There, he attended the Pennsylvania Academy of the Fine Arts, where he studied with Thomas Eakins, among others, and encountered other artistic luminaries such as Robert Henri.

Outside of his circle of artistic supporters, Tanner encountered so much racism in Philadelphia — and in Atlanta were he tried to establish a photography studio — that when he traveled to Europe and found acceptance as a painter, he emigrated and spent the remainder of his career there, with only brief visits back to the U.S.

Although Tanner downplayed his role as the first African-American painter to gain international recognition, among his notable portraits is the one shown above, third from the bottom, of pioneering civil rights advocate Booker T. Washington.

I have always been fascinated by Tanner’s painting The Annunciation — here in Philadelphia at the Philadelphia Museum of Art (image above, top) — with its striking representation of the Angel Gabriel as an otherworldly shaft of golden light. It wasn’t until I saw a stunning and extensive show of Tanner’s work at PAFA in 2012 that I realized how extraordinary was his use of light throughout his varied experiments with style and subject.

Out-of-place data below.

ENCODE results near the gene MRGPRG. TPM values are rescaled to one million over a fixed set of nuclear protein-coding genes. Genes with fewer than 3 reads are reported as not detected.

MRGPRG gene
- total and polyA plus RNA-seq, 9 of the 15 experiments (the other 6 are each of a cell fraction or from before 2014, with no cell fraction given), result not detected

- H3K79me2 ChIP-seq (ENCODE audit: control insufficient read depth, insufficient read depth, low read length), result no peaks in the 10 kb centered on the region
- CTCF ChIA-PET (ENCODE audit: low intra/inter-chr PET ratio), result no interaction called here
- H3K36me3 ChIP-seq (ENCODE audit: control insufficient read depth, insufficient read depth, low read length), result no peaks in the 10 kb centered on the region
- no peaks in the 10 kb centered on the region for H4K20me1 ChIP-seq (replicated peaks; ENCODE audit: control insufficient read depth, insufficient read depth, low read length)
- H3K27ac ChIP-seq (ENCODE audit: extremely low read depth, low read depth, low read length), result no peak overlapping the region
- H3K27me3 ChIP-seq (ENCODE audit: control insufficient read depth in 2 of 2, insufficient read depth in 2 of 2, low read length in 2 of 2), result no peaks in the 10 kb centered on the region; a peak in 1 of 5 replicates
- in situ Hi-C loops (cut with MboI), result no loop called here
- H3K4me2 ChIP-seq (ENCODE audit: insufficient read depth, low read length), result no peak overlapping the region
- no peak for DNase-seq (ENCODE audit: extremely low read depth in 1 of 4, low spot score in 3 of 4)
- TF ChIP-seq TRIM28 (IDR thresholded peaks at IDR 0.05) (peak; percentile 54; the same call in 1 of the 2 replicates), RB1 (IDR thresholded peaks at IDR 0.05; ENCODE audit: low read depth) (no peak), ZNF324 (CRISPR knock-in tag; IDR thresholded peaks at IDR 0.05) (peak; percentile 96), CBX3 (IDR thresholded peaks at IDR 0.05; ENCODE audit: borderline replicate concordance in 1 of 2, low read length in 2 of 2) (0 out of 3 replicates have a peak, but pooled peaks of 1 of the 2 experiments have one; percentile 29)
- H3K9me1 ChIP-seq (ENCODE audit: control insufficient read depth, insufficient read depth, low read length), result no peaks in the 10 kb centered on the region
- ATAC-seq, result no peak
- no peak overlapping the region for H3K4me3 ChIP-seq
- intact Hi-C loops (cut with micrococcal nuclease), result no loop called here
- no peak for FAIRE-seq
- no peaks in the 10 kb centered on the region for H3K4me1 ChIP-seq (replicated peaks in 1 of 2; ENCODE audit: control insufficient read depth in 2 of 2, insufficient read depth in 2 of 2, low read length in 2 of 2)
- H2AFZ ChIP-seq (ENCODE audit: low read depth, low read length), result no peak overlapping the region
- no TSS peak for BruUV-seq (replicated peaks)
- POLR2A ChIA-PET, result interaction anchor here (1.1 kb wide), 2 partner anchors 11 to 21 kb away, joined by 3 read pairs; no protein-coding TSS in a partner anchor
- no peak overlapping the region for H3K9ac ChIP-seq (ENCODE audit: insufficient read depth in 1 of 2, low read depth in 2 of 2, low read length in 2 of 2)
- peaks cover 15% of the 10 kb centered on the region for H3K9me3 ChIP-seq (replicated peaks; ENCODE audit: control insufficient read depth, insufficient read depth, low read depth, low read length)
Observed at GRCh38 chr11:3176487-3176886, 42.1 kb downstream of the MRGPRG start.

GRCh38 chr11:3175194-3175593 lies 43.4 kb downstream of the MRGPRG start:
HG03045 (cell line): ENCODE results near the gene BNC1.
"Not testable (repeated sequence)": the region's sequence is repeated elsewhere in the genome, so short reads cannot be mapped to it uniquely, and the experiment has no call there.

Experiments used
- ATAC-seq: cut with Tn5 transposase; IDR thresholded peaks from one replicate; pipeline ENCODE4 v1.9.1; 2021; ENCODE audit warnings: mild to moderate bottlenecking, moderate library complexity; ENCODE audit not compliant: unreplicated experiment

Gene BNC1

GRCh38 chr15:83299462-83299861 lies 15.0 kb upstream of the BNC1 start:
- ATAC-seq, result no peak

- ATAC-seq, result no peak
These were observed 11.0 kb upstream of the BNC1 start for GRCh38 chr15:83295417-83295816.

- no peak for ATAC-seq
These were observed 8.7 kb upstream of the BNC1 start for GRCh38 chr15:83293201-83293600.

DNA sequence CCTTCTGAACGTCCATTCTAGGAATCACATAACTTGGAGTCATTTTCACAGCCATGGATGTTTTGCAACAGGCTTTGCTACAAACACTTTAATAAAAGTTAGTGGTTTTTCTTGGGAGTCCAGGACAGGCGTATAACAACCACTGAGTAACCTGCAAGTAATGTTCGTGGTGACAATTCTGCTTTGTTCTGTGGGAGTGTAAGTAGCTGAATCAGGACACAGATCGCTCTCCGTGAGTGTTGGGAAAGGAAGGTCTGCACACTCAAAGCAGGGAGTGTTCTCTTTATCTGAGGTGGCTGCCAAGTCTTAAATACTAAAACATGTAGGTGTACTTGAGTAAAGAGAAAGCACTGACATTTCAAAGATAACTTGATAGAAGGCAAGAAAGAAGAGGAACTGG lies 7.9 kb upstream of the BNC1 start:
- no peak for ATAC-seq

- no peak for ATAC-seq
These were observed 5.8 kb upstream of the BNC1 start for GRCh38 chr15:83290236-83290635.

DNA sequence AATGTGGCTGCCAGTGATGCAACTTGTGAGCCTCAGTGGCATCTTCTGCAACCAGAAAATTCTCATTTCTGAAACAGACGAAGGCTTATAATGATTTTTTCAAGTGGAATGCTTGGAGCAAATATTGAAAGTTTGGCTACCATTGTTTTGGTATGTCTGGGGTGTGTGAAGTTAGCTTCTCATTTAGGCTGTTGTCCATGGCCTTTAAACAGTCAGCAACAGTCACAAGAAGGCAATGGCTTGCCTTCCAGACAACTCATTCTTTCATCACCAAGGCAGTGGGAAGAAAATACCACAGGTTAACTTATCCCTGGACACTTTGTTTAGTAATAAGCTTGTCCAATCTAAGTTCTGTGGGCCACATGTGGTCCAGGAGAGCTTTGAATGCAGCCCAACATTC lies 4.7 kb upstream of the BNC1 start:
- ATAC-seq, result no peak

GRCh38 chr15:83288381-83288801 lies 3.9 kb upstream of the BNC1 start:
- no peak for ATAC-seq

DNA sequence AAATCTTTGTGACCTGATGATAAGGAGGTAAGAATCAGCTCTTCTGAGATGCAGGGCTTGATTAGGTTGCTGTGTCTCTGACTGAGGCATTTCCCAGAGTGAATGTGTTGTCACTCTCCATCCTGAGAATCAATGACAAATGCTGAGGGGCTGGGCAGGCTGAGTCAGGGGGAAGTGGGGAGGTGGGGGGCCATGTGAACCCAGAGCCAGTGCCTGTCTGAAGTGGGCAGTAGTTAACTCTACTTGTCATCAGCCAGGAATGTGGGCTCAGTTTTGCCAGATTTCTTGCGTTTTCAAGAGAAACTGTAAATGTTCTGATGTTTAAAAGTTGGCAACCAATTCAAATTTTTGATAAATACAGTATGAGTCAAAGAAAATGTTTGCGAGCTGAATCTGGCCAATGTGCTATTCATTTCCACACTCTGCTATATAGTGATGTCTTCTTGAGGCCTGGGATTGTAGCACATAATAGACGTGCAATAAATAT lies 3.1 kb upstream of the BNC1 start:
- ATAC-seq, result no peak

For more, see my previous post on Henry Ossawa Tanner.

 
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Eye Candy for Today: Canaletto’s Porta Portello, Padua

The Porta Portello, Padua; Canaletto (Giovanni Antonio Canal)
The Porta Portello, Padua; Canaletto (Giovanni Antonio Canal)

Another architectural tour-de-force by the 18th century Italian master Canaletto – times two. The painting above in the top six images is in the National Gallery of Art, DC.

In the bottom four images is another version, with the same perspective but with different figures and harsher light, that is in the Museo Thussen – Bornemisza in Madrid.

There’s some question about the dating of the paintings; both could have been painted around the time of his documented trip to the city of Padua around 1740 or 1741, but some put the second painting almost twenty years later — perhaps as a “greatest hits” request from a patron. The Porta Portello is the main entrance to Padua for those traveling, like Canaletto, from Venice.

Even more visually entrancing than either painting is a preliminary ink and wash drawing that was a subject of a previous Lines and Colors post. It has been reliably dated around the time of the first painting, but presumably could have been used for both.

In both paintings, I love the contrast between Canaletto’s masterful painting of the architectural elements and his abbreviated shorthand notation for figures and things like grass texture and the surface of water. (Gotta love those little water squiggles!)